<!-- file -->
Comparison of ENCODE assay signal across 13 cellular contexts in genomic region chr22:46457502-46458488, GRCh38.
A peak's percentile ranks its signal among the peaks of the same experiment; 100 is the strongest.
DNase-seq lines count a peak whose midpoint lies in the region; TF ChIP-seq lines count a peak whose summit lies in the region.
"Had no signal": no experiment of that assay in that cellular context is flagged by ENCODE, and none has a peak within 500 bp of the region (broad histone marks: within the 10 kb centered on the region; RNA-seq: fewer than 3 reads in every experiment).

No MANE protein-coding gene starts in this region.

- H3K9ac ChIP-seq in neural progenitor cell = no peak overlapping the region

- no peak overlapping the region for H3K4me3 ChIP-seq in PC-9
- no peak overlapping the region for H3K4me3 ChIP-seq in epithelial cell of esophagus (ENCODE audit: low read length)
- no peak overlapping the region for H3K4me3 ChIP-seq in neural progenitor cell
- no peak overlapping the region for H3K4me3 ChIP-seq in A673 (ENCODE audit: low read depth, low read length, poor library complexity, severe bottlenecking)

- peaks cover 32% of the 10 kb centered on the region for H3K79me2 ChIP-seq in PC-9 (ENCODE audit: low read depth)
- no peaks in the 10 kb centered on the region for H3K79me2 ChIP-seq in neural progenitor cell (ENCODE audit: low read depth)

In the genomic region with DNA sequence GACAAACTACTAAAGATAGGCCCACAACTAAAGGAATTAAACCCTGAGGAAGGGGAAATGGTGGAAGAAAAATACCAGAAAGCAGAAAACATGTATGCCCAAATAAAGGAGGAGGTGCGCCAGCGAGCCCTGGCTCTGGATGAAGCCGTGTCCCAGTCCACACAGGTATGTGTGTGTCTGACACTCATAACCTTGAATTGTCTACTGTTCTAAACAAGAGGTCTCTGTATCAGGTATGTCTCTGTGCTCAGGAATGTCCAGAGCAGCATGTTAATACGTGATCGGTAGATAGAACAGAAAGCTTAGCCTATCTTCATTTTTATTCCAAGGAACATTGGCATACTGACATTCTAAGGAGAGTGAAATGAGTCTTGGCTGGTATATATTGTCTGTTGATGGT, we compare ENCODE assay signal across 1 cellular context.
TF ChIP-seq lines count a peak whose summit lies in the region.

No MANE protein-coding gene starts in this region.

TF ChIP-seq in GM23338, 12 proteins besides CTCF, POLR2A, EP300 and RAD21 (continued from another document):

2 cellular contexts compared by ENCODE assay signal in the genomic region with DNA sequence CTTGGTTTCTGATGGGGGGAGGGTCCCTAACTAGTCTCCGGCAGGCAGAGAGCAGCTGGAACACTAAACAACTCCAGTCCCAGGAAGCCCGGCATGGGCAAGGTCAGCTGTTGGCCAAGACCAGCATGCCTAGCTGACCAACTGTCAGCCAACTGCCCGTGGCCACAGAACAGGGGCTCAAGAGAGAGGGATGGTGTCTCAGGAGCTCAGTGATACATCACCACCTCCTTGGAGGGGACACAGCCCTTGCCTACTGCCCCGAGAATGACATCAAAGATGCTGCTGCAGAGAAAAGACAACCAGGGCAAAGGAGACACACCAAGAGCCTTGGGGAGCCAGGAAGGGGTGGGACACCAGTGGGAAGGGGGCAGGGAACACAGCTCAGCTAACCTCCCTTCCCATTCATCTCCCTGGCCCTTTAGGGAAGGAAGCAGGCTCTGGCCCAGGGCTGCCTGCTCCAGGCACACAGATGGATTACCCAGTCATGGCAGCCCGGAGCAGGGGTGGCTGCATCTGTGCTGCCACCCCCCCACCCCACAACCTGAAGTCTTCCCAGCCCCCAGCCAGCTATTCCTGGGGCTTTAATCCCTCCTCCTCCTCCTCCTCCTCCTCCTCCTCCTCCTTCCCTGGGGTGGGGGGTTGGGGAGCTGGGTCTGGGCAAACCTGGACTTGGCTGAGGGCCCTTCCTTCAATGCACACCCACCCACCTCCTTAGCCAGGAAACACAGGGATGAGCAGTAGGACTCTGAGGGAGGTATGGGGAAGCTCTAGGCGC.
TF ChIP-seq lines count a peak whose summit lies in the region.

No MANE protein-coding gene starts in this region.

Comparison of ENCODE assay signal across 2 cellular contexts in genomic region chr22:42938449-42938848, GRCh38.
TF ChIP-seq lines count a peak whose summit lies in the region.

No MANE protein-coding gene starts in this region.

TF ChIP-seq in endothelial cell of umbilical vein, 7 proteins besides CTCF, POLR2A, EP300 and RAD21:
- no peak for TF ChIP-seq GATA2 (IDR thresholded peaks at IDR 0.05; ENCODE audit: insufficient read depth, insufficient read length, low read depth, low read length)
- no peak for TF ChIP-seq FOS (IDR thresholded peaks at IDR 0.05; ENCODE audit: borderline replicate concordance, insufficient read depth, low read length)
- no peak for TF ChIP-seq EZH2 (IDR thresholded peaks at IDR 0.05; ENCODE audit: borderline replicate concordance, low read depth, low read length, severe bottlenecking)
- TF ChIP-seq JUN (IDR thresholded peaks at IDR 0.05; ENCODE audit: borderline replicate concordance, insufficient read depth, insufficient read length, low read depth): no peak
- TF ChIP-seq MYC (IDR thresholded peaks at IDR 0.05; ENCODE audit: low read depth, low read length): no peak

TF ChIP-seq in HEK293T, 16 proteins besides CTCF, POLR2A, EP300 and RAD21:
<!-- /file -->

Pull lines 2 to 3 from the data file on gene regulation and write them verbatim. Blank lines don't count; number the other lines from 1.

A peak's percentile ranks its signal among the peaks of the same experiment; 100 is the strongest.
DNase-seq lines count a peak whose midpoint lies in the region; TF ChIP-seq lines count a peak whose summit lies in the region.